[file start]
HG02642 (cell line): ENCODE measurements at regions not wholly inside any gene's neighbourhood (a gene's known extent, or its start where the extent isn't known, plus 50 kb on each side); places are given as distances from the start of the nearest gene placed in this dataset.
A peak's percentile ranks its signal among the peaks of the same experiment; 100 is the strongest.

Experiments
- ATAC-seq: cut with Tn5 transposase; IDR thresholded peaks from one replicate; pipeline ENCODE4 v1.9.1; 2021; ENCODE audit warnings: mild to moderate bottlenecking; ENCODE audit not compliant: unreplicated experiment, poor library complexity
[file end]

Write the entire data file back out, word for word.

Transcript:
HG02642 (cell line): ENCODE measurements at regions not wholly inside any gene's neighbourhood (a gene's known extent, or its start where the extent isn't known, plus 50 kb on each side); places are given as distances from the start of the nearest gene placed in this dataset.
A peak's percentile ranks its signal among the peaks of the same experiment; 100 is the strongest.

Experiments
- ATAC-seq: cut with Tn5 transposase; IDR thresholded peaks from one replicate; pipeline ENCODE4 v1.9.1; 2021; ENCODE audit warnings: mild to moderate bottlenecking; ENCODE audit not compliant: unreplicated experiment, poor library complexity